A kaleidoscopic escapade with a resilient and uniquely addictive pair of characters.



A stimulating spectacle of crime and interpersonal melodrama in which two very different writers’ paths cross with unexpected results.

Brooklynite co-authors Katz and Starr conjure the thrills and machinations of the writing life in a story of two characters who collaborate and commingle their talents and aspirations. The story opens in 2010—a time of war, soaring unemployment, and a crumbling housing market. Young writer and former Californian Kia Kuniya navigates Manhattan’s unforgiving job market, hunting for gainful employment, while also taking care of a pet bunny named Monsieur Floppy. With the determination of a true city slicker (“My unlimited MetroCard is the closest thing I have to a superpower”), she manages to land a job in a coffee shop, but she’s assaulted by a diminutive, gap-toothed attacker on her way to her first shift. Kia’s knight in shining armor materializes in the form of Dylan Miller, who swoops in and rescues her from being beaten up on the sidewalk. Dylan is a writer, as well, and he and Kia quickly hit it off despite the unconventional circumstances of their meeting—and the fact that he might have killed her attacker after fending him off. Dylan proves to be a marijuana-smoking egocentric whose love-hate rants about the city are as epic and unbelievable as his history as a multiple widower. Still, he and Kia share a jovial attraction, particularly after Kia returns to Dylan’s basement apartment, after recuperating, to show him the illustrated story that she wrote about the shocking ordeal. Katz and Starr show how each character recognizes the drive, creativity, and true talent in the other. Kia and Dylan soon become “partner[s] in prose” and begin penning new stories as romantic sparks fly between them. Kia eventually moves into Dylan’s subterranean abode, and their cohabitation inspires an exchange of personal histories, including Dylan’s admittance of residual psychological trauma from the events of 9/11. Over the course of the novel, both characters play off each other well, and their personalities amiably suit the narrative tone; also, both become engrossed in the many pleasures and pains of the creative writing process, which will delight readers who are also authors. Throughout the book’s second half, as Kia and Dylan’s quirky story matures, Dylan’s past cruel shenanigans and untruths are exposed, which leads to unpleasant consequences for the hopeful scribe. Katz and Starr’s collaborative prose is fast-paced throughout the novel—wonderfully character-driven and consistently clever. They also offer memorable descriptions, such as of eager baristas approaching with “double espresso enthusiasm” or of someone ranting with the “lung capacity of a scuba diver.” The authors know New York well, and they describe its percolating energy, rushing street traffic, and weathered population with gritty realness. In the novel’s conclusion, the law catches up to Dylan, leading to a confession of intent to pen a multivolume series of sequels, which should please readers who aren’t quite ready to say goodbye to this dynamic duo.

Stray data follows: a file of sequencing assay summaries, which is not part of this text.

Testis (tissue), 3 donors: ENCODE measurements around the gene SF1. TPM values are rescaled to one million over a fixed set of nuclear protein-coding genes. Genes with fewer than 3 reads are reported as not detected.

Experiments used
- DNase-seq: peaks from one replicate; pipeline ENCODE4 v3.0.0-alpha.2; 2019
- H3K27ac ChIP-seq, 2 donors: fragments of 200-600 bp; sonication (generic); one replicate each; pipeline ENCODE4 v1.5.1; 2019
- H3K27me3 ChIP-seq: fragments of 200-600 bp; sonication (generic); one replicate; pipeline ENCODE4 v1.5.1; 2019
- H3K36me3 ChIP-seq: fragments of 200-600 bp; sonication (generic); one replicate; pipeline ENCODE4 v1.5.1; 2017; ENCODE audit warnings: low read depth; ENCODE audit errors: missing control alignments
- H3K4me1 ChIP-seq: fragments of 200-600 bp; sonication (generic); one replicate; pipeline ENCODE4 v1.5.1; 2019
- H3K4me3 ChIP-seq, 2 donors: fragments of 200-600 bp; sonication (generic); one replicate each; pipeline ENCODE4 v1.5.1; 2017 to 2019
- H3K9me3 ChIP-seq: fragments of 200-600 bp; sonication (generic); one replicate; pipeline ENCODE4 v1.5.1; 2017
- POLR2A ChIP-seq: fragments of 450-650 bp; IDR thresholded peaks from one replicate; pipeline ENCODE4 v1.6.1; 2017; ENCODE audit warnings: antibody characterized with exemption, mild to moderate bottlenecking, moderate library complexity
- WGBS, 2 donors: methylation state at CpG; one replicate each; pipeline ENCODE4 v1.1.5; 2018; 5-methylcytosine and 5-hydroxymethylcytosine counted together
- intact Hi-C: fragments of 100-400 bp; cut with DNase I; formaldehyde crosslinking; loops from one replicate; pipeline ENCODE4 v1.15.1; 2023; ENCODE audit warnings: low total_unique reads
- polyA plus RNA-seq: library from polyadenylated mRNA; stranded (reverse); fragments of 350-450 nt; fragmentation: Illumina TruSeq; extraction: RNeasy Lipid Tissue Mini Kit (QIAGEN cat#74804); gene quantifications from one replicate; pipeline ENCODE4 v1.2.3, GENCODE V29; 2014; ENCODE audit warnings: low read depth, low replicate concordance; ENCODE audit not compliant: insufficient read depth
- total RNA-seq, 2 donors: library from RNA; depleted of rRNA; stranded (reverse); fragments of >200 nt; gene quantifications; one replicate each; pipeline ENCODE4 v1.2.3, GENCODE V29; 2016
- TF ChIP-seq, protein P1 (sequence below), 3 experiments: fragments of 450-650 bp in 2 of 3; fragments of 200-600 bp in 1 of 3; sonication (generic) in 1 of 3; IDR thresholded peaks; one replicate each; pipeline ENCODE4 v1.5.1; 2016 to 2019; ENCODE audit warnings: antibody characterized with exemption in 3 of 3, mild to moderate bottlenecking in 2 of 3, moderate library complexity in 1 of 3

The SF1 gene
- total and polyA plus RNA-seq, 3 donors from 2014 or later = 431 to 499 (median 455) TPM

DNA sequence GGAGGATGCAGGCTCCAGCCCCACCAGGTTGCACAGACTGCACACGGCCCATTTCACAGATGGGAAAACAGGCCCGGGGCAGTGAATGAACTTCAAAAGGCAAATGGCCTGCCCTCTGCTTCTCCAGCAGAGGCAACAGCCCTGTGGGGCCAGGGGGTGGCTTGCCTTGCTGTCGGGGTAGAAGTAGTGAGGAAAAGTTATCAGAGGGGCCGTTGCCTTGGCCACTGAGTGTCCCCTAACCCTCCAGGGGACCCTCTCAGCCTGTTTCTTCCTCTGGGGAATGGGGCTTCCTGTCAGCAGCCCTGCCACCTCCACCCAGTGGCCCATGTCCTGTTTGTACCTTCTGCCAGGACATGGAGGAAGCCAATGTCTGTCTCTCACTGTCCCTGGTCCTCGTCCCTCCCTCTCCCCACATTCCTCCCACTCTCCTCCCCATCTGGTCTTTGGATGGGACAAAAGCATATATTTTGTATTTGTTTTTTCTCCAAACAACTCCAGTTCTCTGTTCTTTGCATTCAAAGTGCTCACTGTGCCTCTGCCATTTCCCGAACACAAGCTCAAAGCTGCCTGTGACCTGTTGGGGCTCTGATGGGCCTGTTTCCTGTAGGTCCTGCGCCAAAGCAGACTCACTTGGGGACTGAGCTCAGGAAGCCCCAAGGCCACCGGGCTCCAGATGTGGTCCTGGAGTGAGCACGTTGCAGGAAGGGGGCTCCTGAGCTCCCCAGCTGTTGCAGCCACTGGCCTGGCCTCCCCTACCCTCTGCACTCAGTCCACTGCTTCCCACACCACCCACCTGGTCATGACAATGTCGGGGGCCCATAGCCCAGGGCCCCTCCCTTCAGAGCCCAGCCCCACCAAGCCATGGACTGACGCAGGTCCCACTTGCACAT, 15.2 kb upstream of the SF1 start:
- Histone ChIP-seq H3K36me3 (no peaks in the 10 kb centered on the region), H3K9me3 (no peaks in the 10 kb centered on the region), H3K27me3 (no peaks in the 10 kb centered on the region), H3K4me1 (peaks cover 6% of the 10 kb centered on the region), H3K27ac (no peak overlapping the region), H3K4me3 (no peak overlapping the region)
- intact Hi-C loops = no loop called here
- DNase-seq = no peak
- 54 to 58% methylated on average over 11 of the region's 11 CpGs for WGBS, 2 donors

A kaleidoscopic escapade with a resilient and uniquely addictive pair of characters.

Pub Date: N/A


Page Count: 337

Publisher: Time Tunnel Media

Review Posted Online: May 1, 2019

Kirkus Reviews Issue: June 1, 2019

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A tasty, if not always tasteful, tale of supernatural mayhem that fans of King and Crichton alike will enjoy.


Are we not men? We are—well, ask Bigfoot, as Brooks does in this delightful yarn, following on his bestseller World War Z (2006).